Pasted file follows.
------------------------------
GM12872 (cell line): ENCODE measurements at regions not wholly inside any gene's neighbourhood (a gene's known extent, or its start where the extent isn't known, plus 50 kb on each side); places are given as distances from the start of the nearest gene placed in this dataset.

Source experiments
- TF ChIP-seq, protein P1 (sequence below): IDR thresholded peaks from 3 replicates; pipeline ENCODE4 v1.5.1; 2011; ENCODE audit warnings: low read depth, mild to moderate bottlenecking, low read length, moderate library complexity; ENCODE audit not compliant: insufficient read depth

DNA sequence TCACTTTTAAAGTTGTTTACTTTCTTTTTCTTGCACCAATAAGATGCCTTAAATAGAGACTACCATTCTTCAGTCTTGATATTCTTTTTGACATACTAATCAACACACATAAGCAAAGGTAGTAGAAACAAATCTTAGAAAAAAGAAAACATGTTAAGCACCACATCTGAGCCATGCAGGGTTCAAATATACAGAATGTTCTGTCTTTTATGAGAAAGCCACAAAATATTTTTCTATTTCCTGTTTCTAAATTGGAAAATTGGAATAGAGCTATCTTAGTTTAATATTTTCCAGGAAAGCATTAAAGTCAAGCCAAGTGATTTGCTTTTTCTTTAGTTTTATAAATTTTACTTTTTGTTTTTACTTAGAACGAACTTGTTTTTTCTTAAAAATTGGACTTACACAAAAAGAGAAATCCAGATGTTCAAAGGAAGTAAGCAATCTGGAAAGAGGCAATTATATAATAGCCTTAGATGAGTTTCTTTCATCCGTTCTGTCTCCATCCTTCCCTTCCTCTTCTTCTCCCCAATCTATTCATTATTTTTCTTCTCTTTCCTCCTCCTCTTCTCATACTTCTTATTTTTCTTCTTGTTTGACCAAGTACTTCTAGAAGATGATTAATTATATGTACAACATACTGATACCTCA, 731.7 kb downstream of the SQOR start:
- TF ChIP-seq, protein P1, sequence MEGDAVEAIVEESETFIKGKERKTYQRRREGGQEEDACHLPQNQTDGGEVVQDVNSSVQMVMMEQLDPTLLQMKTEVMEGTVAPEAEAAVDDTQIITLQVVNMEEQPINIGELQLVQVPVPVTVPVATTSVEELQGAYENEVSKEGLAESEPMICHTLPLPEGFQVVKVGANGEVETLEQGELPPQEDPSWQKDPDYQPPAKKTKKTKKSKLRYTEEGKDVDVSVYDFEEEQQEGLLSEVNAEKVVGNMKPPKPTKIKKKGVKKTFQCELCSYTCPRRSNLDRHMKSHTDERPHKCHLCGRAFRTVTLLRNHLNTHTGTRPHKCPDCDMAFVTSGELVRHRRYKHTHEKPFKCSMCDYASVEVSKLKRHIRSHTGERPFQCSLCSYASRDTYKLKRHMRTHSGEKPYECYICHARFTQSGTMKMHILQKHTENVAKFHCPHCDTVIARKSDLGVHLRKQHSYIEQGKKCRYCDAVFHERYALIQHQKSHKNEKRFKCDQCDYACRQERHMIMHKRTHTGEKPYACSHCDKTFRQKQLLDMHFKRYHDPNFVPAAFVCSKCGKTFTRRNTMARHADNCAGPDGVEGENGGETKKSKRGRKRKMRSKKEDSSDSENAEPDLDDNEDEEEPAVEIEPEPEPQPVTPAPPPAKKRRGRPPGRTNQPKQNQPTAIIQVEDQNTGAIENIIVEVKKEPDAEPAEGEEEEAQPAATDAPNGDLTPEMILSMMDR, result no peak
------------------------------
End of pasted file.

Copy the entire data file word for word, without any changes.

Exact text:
GM12872 (cell line): ENCODE measurements at regions not wholly inside any gene's neighbourhood (a gene's known extent, or its start where the extent isn't known, plus 50 kb on each side); places are given as distances from the start of the nearest gene placed in this dataset.

Source experiments
- TF ChIP-seq, protein P1 (sequence below): IDR thresholded peaks from 3 replicates; pipeline ENCODE4 v1.5.1; 2011; ENCODE audit warnings: low read depth, mild to moderate bottlenecking, low read length, moderate library complexity; ENCODE audit not compliant: insufficient read depth

DNA sequence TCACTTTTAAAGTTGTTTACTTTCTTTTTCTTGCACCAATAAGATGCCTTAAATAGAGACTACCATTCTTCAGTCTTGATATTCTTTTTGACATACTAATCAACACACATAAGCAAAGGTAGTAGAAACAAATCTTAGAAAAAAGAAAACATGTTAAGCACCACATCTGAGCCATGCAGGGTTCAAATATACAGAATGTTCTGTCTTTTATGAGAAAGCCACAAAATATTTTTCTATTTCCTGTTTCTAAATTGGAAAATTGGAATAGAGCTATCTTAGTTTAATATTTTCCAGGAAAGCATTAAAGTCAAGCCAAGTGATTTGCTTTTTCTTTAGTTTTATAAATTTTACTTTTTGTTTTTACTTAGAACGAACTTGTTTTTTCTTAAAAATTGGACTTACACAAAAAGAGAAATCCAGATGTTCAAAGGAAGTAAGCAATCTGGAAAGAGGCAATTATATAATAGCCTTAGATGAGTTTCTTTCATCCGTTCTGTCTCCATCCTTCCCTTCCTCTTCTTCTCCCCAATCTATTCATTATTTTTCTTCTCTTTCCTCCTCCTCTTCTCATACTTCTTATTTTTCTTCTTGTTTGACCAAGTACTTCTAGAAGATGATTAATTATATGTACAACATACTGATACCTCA, 731.7 kb downstream of the SQOR start:
- TF ChIP-seq, protein P1, sequence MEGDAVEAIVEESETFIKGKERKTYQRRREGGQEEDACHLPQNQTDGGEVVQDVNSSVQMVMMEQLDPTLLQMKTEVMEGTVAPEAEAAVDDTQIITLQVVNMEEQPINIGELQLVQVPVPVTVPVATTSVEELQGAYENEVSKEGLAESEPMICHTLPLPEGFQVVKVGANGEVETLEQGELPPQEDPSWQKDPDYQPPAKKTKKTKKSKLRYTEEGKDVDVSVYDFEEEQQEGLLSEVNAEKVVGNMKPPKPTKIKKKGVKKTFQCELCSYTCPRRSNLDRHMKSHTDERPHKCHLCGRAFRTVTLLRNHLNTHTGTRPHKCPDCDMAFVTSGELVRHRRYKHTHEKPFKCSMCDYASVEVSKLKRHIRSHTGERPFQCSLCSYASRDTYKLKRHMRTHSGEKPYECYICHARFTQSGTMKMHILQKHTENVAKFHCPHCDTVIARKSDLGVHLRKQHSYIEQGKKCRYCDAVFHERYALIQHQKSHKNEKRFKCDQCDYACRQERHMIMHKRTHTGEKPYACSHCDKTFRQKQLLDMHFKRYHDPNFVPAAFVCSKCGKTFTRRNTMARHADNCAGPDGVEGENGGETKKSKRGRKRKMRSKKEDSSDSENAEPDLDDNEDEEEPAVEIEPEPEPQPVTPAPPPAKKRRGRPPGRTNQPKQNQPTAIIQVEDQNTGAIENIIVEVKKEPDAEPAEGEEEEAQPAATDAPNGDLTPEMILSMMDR, result no peak